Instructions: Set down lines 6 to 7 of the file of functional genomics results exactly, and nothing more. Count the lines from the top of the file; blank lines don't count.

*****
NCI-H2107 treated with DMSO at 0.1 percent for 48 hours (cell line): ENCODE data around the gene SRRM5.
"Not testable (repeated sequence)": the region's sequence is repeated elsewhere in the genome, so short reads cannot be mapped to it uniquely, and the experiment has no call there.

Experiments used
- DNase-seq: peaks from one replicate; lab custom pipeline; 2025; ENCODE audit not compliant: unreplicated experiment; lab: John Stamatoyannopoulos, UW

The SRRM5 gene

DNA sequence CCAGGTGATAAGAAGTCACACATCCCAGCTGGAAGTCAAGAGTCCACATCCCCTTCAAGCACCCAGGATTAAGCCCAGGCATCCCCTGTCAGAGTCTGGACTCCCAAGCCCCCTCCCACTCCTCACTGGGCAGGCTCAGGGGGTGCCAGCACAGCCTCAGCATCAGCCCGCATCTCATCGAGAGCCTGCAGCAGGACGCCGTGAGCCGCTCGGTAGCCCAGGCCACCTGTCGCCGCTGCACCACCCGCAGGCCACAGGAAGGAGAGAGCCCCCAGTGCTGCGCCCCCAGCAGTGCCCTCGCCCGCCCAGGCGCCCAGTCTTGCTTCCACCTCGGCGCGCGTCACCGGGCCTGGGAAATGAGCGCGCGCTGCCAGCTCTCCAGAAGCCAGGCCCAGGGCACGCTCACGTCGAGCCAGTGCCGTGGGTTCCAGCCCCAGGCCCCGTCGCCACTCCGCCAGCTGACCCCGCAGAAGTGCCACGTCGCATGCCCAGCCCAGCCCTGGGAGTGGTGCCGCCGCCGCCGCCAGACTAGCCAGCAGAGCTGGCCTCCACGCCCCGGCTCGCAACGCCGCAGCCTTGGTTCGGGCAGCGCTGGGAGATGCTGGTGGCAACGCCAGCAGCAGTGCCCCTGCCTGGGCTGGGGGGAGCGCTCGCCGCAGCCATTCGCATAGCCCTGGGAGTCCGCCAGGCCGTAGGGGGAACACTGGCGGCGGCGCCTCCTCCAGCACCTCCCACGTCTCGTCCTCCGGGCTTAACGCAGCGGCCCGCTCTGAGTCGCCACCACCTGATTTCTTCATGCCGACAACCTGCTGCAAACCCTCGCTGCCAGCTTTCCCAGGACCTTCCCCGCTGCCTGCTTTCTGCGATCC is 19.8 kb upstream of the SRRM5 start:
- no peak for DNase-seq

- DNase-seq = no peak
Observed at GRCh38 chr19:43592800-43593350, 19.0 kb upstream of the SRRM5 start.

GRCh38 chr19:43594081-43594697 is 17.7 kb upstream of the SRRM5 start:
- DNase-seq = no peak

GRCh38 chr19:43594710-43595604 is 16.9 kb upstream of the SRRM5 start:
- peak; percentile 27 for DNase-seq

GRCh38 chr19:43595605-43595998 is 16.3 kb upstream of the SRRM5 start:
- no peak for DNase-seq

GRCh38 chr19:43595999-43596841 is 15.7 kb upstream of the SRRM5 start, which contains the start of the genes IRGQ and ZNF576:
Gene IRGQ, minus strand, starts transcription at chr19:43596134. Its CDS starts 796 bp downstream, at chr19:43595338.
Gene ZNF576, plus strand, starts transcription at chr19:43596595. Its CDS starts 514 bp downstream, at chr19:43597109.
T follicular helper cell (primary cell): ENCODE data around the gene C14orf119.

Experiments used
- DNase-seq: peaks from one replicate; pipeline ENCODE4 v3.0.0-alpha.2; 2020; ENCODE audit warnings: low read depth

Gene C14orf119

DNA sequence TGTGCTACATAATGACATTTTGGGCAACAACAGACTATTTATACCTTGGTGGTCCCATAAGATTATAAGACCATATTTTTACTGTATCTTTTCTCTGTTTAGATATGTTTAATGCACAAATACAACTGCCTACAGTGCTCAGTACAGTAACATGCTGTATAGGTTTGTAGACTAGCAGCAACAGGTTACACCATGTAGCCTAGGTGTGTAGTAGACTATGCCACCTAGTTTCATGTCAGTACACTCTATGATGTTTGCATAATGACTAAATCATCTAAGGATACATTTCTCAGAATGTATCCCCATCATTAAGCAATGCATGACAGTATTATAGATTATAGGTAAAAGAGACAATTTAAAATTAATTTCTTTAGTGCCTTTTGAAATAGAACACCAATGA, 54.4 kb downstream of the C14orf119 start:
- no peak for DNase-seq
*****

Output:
DNA sequence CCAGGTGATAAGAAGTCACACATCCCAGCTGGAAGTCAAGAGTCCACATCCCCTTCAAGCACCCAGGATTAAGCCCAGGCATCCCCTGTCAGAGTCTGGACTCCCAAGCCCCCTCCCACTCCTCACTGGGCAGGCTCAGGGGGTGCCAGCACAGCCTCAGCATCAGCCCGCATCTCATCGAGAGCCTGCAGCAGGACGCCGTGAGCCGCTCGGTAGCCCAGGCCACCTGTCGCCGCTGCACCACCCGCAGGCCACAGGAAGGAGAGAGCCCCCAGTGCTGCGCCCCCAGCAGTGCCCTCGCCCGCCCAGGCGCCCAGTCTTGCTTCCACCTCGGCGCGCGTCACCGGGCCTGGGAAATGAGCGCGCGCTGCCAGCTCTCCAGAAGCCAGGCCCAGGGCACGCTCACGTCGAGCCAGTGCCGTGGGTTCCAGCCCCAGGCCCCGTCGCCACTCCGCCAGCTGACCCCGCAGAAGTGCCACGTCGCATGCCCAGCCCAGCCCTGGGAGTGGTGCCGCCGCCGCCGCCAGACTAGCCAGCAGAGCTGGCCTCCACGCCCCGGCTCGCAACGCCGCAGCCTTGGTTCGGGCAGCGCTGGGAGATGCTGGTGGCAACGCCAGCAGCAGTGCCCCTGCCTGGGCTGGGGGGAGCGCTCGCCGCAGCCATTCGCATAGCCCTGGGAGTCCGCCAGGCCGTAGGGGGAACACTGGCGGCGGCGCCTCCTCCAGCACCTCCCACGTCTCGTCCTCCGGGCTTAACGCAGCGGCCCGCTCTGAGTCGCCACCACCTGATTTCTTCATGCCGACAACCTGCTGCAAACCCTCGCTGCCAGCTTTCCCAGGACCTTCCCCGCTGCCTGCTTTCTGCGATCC is 19.8 kb upstream of the SRRM5 start:
- no peak for DNase-seq